Polyethylene pipe comes in both standard and high density formulations. After PE, the next number in the ASTM grade number, an international standard, is the density. There are several grades, shown as numbers from 0 to 8, although 0 is not used. A density grade of 1 indicates .925 grams of material per square centimeter or lower, while a grade of five means .955 grams per square centimeter or less. Higher grades will indicate exact density.
The next number is the melt index. This indicates the weight of a PE resin that would flow from a standard die for 10 minutes. The melt index is important so that pipes will only be used for long-term exposure to heat if they are able to handle it.
This is the next number in the ASTM grade. The flexural modulus number indicates the amount of stress necessary to put a 2 percent strain on the outer fiber of the pipe. The higher density the pipe, the higher the flexural modulus number, generally speaking.
The fourth number is the tensile strength of the pipe. This indicates the point at which the PE pipe will become deformed beyond the point where it can snap back into place, or the plastic strain region.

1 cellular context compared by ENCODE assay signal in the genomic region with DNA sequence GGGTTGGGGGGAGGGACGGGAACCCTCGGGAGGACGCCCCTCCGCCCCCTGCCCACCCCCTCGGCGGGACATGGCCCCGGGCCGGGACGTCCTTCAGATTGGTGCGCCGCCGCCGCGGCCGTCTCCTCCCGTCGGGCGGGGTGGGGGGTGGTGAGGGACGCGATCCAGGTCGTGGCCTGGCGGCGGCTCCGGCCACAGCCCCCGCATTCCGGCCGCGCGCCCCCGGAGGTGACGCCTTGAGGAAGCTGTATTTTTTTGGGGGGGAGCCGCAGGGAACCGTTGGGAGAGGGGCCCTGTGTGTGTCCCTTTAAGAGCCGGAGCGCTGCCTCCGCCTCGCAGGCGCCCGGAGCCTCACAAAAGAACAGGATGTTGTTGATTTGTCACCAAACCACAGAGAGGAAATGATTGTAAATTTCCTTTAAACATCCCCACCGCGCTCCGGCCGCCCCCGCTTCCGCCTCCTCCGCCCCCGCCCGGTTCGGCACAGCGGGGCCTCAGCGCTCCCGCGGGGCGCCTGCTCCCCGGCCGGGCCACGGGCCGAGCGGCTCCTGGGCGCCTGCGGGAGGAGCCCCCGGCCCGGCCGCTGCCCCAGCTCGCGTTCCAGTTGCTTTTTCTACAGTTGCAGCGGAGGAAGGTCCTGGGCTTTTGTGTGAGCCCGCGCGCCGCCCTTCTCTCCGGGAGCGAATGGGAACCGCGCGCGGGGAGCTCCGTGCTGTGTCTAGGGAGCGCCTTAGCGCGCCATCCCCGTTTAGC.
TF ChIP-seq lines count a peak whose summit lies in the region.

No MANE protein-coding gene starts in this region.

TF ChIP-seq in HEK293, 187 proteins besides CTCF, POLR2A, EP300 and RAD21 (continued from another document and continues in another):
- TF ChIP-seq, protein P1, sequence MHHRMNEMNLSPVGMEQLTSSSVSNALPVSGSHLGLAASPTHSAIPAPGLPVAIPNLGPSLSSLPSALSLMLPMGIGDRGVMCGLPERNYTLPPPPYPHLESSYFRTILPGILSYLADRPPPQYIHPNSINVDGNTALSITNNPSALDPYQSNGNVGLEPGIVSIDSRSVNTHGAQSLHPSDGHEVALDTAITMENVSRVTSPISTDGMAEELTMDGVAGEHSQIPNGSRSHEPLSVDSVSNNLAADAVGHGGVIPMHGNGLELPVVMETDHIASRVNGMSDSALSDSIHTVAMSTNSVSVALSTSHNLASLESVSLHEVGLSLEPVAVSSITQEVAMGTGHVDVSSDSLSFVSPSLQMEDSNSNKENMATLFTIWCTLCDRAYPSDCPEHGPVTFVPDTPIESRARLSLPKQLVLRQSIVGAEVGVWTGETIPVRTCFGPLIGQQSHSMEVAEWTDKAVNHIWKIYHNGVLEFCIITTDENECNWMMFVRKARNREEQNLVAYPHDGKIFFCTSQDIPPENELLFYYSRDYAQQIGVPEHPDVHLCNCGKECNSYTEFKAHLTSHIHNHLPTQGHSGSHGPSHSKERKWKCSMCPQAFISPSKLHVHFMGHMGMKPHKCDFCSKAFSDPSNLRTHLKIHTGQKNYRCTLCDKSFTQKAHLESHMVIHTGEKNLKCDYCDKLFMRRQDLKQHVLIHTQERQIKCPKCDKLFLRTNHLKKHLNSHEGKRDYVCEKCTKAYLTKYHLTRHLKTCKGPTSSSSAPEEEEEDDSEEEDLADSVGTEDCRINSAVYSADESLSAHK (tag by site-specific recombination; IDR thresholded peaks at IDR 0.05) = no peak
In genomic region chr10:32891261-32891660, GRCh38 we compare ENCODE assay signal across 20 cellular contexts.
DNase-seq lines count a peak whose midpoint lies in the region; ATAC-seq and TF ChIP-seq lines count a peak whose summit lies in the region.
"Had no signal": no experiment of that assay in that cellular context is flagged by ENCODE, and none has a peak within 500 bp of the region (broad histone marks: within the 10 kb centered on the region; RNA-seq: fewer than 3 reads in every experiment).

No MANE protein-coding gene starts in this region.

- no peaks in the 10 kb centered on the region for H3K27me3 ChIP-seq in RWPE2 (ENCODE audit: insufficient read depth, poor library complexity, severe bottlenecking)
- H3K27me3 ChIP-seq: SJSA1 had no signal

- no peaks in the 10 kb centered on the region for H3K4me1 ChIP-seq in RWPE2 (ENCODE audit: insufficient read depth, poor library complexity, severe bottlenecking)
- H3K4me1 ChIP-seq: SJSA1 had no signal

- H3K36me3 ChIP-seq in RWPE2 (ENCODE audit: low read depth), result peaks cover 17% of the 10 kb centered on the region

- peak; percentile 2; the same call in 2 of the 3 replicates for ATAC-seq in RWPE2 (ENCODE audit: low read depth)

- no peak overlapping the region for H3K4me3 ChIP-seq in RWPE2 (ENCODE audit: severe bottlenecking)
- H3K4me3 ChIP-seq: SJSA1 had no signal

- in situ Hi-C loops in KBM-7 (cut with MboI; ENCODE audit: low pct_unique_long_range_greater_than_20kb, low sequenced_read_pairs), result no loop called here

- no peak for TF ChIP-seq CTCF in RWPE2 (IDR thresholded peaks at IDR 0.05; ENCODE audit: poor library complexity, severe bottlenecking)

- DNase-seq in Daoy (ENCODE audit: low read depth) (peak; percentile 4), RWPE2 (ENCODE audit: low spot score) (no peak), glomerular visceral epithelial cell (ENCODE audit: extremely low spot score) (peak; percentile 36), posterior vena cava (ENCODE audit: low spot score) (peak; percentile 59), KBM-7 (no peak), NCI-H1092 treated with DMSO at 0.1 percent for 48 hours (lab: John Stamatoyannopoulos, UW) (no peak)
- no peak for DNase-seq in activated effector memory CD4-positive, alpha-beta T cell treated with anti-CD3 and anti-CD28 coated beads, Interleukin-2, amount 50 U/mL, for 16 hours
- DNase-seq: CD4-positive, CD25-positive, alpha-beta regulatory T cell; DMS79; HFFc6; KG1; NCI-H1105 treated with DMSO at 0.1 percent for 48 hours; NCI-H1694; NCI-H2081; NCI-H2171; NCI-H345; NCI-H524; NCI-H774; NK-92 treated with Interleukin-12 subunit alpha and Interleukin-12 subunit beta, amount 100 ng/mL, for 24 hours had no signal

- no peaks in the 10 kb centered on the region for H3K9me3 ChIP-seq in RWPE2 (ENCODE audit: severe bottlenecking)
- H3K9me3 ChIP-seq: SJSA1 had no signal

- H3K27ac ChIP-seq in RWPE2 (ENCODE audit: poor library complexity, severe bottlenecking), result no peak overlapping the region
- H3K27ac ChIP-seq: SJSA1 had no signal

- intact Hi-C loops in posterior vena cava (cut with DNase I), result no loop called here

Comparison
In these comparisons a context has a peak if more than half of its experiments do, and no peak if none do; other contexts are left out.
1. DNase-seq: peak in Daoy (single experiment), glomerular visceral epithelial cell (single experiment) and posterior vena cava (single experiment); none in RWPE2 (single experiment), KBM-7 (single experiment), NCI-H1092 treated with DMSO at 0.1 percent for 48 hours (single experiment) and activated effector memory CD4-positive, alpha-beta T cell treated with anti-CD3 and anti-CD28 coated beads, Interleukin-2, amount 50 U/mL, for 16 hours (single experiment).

Slow Crack Growth
Poly pipe in general is highly resistant to slow crack growth in its typical use in potable water systems. High density PE pipes are particularly resistant. The fifth number indicates the level of resistance, with many of the modern pipes ranking 6 or higher on this property.
Hydrostatic Design Basis
To find the sixth number in the ASTM grading label, the PE pipe is tested at two temperatures: 73 and 140 degrees F. This measure allows users to calculate the amount of water pressure the pipe can handle.
The seventh space in a ASTM grade for PE pipe is a letter indicating the color and UV stabilizer found in the pipe. A means natural poly pipe, B is colored, C is black with minimum 2 percent carbon black, D is natural with UV stabilizer, and E is colored with UV stabilizer.